For the Love of It: Amateuring and Its Rivals
University of Chicago Press
They're all out there — individuals pursuing passionate interests with intensity and no hope of gain: Sunday painters at their easels (Winston Churchill was the most celebrated among them); scholars who work outside academe; athletes devoted to Saturday afternoon pickup games; poets crafting sonnets that may never be published and creating stand-up verse at poetry slams. Booth, who is professor emeritus of English at the University of Chicago, has produced a "joyous exploration of the ‘why' of amateuring," any kind of amateuring. (Amateuring's main rival, he contends, is a society where money and celebrity are prized above everything else.)
It must be stated at the outset, though, that the author's concentration on, indeed near-obsession with, the most challenging of classical music, and the cello, gives the musically gifted reader a distinct advantage over other would-be amateurs with less of an ear for complex musical composition. Booth himself concedes that "no one in midlife is likely to take up any instrument, let alone the cello, without having fallen in love with music long before." Nevertheless, he succeeds in conveying the pleasure of relinquishing a corner of one's life to something that is, purely in itself, challenging — and also fun.
Booth's own love of music has a long history. "Musical memories are among my earliest," he writes. "Judging from the way my family lived, it's obvious that music must have filled my ears and soul even in the womb." As a youth he had singing, piano and clarinet lessons. Then, in 1952, at the age of 31, he began playing the cello. From that moment, his love of the instrument has been matched only by the gnawing self-doubt that permeates his book. Early on he asks, "Just what is the purpose of amateuring...if full success...is always out of sight?" The rewards, he discovers, are "joyful friendship, spiritual ecstasy, gratitude for life's mysterious unearned gifts."
Booth can become so carried away by his love for the cello that the reader gets lost in a thicket of details; his saving grace is that he can laugh at himself. At the age of 16, he confesses, he proudly recorded in his diary, "I have been accepted for membership in the Book-of-the-Month club!" And though he is quick to bemoan the fact that the ordinary man prefers Muzak to Beethoven, spends too much time watching "other people trying to become champions" and works for money rather than love, Booth admits that some of his own life choices have not been made solely "for the love of it." "My salary at various moments affected both whom I taught and what," he admits. Though a firm believer that high school teaching is more important than college teaching, Booth let the better pay at the university keep him with students who "needed me much less than did the sophomores in any neighboring high school."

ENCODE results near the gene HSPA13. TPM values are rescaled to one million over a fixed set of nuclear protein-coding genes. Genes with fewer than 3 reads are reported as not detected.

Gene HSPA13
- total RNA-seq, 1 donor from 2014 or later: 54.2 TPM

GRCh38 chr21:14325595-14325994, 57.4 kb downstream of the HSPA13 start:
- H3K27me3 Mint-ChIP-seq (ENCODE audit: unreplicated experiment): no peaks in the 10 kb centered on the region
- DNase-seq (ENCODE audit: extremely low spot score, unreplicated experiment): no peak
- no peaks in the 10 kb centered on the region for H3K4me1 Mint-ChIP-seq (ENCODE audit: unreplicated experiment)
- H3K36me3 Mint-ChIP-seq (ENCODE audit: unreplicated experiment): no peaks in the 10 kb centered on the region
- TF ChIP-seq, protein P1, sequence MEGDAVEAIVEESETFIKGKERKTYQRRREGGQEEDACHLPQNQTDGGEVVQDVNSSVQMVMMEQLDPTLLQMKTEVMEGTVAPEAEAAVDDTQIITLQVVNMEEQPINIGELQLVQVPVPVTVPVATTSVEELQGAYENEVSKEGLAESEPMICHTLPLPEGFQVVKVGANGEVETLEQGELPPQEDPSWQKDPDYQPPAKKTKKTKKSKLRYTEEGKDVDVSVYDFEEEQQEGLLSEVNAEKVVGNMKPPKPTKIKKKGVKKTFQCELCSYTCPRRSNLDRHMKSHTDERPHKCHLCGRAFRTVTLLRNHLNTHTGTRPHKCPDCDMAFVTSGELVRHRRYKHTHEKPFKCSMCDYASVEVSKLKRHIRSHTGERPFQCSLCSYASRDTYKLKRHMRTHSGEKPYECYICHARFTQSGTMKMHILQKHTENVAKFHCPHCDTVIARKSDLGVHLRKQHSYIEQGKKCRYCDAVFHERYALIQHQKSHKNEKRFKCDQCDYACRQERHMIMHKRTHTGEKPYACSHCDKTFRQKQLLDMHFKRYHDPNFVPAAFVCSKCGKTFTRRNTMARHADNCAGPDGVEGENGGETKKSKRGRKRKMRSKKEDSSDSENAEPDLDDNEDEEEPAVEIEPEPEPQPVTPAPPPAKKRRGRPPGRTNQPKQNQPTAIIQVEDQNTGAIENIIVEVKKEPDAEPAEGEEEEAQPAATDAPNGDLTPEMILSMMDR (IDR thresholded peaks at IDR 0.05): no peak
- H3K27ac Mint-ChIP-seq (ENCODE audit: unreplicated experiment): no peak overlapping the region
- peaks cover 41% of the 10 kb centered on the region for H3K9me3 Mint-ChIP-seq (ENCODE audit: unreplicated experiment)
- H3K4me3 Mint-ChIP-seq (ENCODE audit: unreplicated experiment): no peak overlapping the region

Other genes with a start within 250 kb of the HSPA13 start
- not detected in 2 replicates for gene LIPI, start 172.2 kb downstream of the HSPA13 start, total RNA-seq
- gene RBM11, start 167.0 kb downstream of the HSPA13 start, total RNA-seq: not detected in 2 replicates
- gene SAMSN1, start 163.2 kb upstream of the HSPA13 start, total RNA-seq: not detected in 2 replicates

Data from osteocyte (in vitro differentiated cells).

Booth's writing is at his best, and he at his most likable, when he stops analyzing and lecturing and simply pours out his passion for the instrument and the music he plays. "Since all other motives — fame, money, power, even honor — are thrown out the window the moment I pick up that cello bow, the only plausible reason for doing it is that overworked word ‘love,' the irresistible motive that leads in mystifying ways to both intense pleasures and intense pains. I do it because I love doing it, even when the results are disappointing. I do it to do it."
In the end, Booth concludes, "whatever path we choose, whatever our successes or failures, the good news is that re-creation is available to most of us." The history of human cultures, he observes, demonstrates that life, for many individuals, can be "at least partly redeemed by the song of the amateur....Every gardener or painter or poet or dancer or stargazer" is a participant in this continuum. Meanwhile, for his part, "how glorious it feels...to welcome friends with their instruments" and spend an afternoon or evening making music.
It is a pity the book does not include a CD of one of the performances that have brought Booth some of that intense pleasure. The reader longs to hear him perform the music he so clearly, and dearly, loves.